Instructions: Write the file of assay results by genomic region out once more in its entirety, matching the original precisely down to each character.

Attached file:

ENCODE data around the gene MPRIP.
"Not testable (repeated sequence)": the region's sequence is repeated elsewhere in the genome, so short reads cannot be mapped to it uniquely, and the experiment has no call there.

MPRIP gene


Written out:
ENCODE data around the gene MPRIP.
"Not testable (repeated sequence)": the region's sequence is repeated elsewhere in the genome, so short reads cannot be mapped to it uniquely, and the experiment has no call there.

MPRIP gene